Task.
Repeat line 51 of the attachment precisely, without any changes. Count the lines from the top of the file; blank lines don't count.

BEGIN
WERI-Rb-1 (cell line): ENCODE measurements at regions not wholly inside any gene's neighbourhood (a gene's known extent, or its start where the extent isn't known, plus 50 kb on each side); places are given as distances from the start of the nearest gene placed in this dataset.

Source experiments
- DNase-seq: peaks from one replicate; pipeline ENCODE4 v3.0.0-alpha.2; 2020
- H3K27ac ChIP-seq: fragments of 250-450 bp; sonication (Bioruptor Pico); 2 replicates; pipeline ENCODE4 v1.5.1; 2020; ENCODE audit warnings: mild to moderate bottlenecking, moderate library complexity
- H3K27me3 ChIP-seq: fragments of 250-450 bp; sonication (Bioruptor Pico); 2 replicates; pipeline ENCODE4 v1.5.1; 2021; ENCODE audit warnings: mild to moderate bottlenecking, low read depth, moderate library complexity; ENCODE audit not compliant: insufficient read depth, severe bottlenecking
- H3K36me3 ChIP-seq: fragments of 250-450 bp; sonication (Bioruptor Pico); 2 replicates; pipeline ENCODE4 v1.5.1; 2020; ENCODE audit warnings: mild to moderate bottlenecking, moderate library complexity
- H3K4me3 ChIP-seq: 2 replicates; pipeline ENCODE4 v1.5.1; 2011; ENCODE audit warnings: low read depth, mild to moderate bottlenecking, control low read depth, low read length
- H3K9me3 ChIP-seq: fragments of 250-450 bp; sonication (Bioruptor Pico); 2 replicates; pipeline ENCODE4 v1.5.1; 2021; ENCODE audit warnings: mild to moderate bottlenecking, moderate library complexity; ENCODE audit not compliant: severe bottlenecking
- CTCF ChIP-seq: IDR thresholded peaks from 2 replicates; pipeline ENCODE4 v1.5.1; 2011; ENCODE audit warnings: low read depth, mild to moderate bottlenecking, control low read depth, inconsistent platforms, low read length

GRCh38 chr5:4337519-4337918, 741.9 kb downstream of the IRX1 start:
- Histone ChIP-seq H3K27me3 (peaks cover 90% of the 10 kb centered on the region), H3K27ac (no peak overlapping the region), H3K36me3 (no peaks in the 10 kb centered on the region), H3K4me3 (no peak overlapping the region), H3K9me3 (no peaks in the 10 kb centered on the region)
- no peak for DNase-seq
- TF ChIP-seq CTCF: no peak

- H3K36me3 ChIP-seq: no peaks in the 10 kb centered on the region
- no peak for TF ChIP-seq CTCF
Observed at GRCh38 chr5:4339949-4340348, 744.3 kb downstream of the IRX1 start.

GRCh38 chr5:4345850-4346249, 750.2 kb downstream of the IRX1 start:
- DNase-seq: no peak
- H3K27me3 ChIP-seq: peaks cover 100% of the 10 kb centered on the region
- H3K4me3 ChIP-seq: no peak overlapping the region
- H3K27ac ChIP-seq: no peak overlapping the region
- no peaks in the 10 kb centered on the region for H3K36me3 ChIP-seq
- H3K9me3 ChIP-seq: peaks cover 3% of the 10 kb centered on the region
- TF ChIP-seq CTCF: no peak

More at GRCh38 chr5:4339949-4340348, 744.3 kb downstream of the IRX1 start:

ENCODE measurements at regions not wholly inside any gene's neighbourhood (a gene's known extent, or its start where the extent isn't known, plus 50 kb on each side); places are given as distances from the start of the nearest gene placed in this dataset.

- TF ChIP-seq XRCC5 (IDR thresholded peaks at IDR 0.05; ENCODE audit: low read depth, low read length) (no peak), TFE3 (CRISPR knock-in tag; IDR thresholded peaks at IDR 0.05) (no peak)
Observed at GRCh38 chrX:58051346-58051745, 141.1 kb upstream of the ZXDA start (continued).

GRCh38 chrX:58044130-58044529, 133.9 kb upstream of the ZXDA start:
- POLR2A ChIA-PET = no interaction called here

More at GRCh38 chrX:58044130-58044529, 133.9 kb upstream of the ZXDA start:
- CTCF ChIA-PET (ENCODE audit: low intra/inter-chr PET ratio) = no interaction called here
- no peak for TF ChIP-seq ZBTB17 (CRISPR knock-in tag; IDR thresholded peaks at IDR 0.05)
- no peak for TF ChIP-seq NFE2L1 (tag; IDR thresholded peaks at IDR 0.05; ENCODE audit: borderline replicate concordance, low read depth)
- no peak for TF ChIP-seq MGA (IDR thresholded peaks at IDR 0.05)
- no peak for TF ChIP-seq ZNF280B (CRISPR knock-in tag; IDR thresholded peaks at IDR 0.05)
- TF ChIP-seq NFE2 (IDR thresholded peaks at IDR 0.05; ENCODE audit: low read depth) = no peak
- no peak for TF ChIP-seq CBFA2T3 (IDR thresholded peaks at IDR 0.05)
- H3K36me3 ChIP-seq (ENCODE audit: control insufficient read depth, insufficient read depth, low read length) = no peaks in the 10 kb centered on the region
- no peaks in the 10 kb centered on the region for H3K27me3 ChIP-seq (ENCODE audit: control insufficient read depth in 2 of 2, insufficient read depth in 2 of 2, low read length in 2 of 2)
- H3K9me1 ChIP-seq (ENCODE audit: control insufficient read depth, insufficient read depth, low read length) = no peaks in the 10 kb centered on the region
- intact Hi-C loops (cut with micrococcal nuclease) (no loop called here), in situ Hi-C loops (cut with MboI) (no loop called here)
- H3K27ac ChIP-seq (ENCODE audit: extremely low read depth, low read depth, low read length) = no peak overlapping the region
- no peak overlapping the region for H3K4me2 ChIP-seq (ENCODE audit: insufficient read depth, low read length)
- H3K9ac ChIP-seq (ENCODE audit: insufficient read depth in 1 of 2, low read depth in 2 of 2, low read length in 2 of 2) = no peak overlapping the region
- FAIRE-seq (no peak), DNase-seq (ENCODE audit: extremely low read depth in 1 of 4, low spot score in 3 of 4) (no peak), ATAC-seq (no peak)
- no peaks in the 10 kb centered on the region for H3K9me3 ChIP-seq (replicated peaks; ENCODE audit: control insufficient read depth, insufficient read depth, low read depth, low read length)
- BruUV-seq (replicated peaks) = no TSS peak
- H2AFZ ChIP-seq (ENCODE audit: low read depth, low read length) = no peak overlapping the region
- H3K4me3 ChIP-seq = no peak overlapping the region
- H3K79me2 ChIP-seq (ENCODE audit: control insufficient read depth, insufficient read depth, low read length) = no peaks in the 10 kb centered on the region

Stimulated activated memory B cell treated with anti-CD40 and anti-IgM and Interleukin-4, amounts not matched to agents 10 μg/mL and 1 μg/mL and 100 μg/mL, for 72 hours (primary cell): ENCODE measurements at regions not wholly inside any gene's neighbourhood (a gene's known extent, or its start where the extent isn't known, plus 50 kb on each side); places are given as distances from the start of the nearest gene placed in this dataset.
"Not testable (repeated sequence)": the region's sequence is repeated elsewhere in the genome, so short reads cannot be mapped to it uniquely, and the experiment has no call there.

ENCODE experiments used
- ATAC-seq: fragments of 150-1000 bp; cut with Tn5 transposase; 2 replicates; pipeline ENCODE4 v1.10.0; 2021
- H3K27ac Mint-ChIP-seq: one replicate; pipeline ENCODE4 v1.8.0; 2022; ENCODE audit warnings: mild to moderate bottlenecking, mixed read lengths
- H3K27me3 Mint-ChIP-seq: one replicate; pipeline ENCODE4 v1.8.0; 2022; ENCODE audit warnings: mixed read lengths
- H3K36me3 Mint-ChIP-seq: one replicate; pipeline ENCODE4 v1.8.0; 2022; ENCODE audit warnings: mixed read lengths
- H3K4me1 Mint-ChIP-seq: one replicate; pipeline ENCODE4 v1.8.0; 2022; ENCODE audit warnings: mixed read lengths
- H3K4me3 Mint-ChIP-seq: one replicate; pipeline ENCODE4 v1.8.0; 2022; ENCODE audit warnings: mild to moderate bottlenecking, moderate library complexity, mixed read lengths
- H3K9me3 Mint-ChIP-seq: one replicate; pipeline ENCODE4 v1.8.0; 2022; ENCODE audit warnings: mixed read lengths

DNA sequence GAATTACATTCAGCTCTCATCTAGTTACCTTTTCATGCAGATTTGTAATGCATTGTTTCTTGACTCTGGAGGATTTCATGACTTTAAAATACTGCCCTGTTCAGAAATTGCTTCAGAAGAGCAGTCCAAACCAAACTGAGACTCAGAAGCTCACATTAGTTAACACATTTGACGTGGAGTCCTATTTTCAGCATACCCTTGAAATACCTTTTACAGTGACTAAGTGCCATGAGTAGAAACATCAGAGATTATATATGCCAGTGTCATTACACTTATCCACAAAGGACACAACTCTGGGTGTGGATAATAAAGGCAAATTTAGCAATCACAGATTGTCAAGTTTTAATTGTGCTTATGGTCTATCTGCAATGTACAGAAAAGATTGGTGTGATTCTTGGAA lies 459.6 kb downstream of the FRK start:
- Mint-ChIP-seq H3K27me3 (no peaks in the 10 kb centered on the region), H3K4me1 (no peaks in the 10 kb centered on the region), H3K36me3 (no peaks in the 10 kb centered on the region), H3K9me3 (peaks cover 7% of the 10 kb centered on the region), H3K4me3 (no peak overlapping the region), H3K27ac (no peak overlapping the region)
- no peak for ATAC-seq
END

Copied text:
- H3K79me2 ChIP-seq (ENCODE audit: control insufficient read depth, insufficient read depth, low read length) = no peaks in the 10 kb centered on the region